For my critical play, I played the party game Assumptions. In each round, an illustration of a character is presented, and all players except for one judge must submit an Assumption card that they believe best fits that character. The judge chooses their favorite Assumption card, and the player who submitted it wins the round. At the end, whoever won the most rounds wins the game.
At the beginning of game play, it felt uncomfortable to play the Assumption cards. It felt like openly breaking a societal rule of not stereotyping. However, as all players started to get into it, the game became more fun and comfortable. Also, the character illustrations are not designed with any level of preventing abuse in mind, many cards fall into typical tropes (ie. cat lady), but the assumptions don’t play into any immediate racist or gendered stereotypes. The assumptions are commonly vulgar or surprising though. Because the basis of the game is making assumptions on appearances, the game is quite open to abuse. While the game doesn’t cross every line, it does cross many of them.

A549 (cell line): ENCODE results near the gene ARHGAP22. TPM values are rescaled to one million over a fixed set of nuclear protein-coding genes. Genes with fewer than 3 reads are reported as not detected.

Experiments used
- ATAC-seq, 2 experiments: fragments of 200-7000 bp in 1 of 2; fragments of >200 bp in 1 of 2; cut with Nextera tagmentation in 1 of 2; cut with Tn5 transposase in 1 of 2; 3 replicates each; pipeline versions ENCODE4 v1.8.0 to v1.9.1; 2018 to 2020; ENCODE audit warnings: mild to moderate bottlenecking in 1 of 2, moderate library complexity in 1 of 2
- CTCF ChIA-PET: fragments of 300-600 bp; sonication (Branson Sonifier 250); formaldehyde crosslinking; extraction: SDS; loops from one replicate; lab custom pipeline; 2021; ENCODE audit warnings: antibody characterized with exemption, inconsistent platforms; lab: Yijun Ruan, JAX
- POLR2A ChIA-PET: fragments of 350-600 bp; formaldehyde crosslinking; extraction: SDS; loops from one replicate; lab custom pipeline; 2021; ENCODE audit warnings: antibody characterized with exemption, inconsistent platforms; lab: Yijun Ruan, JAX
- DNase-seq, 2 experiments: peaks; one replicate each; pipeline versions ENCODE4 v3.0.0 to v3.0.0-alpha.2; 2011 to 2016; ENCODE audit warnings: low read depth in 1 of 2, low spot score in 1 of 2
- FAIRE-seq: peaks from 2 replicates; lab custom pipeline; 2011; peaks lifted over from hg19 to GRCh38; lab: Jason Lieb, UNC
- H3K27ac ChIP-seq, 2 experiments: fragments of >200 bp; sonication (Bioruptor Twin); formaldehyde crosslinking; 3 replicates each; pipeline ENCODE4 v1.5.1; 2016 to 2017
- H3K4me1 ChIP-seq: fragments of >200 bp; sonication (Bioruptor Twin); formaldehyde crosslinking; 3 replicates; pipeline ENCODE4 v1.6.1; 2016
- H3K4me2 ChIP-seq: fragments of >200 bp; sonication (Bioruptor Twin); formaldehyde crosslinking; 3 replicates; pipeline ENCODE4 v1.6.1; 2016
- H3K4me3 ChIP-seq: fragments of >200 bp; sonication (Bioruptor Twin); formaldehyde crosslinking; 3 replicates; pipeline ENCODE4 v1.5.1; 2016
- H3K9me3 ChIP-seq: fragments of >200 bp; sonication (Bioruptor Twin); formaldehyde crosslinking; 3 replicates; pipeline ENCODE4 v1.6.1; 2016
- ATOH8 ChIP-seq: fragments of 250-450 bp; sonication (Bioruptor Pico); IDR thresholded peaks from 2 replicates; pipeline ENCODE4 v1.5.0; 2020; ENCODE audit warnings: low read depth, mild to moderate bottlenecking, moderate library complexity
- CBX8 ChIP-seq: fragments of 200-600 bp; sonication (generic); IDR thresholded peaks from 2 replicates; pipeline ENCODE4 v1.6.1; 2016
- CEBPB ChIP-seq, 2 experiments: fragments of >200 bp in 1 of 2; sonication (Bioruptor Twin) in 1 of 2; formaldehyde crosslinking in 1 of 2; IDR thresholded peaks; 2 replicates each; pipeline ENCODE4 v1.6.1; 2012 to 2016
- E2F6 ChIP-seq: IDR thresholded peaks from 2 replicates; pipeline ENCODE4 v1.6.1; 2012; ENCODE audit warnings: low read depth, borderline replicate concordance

One interesting mechanic of the game is the rule that the character illustration card for each round must be kept a secret to the judge until after the judge has read all the submitted Assumption cards out loud. This encourages the judge to conjure up an image in their head based on the assumptions first, and I had a lot of fun with it. It was fun both as a judge and as a player with an element of surprise for the judge and curiosity for the other players to see how the judge reacts when the card is finally flipped over. We had a bunch of funny and surprised reactions when the character card was revealed.
Finally, I think that the graphic design essence of the game well captured the fun, light-hearted, yet unexpected nature of the game. The character illustrations are all simple sketches that leave room for the imagination. The styling and color choices of the assumptions are red, bold, and in your face. The graphic design reflected the bold choices of making assumptions as a norm of the game.